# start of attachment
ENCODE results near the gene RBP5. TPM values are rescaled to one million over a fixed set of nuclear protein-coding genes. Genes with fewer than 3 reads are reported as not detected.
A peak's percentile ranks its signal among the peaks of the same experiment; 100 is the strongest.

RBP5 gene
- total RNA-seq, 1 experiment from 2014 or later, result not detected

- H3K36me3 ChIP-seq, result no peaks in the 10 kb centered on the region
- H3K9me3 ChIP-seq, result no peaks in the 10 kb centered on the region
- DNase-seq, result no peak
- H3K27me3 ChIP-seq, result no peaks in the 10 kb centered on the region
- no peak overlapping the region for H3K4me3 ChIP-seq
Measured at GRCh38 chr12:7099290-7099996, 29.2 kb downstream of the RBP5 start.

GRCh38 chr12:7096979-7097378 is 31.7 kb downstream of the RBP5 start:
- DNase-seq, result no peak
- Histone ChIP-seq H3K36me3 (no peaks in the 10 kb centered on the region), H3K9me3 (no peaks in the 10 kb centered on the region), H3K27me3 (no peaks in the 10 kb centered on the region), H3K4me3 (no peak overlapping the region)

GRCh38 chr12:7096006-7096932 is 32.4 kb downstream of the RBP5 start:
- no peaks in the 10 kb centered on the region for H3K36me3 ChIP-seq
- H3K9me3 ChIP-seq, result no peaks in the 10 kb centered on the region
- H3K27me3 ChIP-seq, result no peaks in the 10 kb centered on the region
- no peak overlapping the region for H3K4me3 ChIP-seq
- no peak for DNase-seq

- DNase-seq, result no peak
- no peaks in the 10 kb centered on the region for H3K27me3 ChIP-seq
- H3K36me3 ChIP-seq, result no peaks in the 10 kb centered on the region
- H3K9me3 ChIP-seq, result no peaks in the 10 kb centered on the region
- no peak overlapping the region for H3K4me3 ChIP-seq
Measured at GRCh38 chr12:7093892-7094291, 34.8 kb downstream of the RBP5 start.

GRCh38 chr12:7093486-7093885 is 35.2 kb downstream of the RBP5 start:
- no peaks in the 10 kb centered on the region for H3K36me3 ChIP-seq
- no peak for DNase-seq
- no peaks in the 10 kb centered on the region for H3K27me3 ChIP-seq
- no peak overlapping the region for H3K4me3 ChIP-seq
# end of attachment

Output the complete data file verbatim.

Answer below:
ENCODE results near the gene RBP5. TPM values are rescaled to one million over a fixed set of nuclear protein-coding genes. Genes with fewer than 3 reads are reported as not detected.
A peak's percentile ranks its signal among the peaks of the same experiment; 100 is the strongest.

RBP5 gene
- total RNA-seq, 1 experiment from 2014 or later, result not detected

- H3K36me3 ChIP-seq, result no peaks in the 10 kb centered on the region
- H3K9me3 ChIP-seq, result no peaks in the 10 kb centered on the region
- DNase-seq, result no peak
- H3K27me3 ChIP-seq, result no peaks in the 10 kb centered on the region
- no peak overlapping the region for H3K4me3 ChIP-seq
Measured at GRCh38 chr12:7099290-7099996, 29.2 kb downstream of the RBP5 start.

GRCh38 chr12:7096979-7097378 is 31.7 kb downstream of the RBP5 start:
- DNase-seq, result no peak
- Histone ChIP-seq H3K36me3 (no peaks in the 10 kb centered on the region), H3K9me3 (no peaks in the 10 kb centered on the region), H3K27me3 (no peaks in the 10 kb centered on the region), H3K4me3 (no peak overlapping the region)

GRCh38 chr12:7096006-7096932 is 32.4 kb downstream of the RBP5 start:
- no peaks in the 10 kb centered on the region for H3K36me3 ChIP-seq
- H3K9me3 ChIP-seq, result no peaks in the 10 kb centered on the region
- H3K27me3 ChIP-seq, result no peaks in the 10 kb centered on the region
- no peak overlapping the region for H3K4me3 ChIP-seq
- no peak for DNase-seq

- DNase-seq, result no peak
- no peaks in the 10 kb centered on the region for H3K27me3 ChIP-seq
- H3K36me3 ChIP-seq, result no peaks in the 10 kb centered on the region
- H3K9me3 ChIP-seq, result no peaks in the 10 kb centered on the region
- no peak overlapping the region for H3K4me3 ChIP-seq
Measured at GRCh38 chr12:7093892-7094291, 34.8 kb downstream of the RBP5 start.

GRCh38 chr12:7093486-7093885 is 35.2 kb downstream of the RBP5 start:
- no peaks in the 10 kb centered on the region for H3K36me3 ChIP-seq
- no peak for DNase-seq
- no peaks in the 10 kb centered on the region for H3K27me3 ChIP-seq
- no peak overlapping the region for H3K4me3 ChIP-seq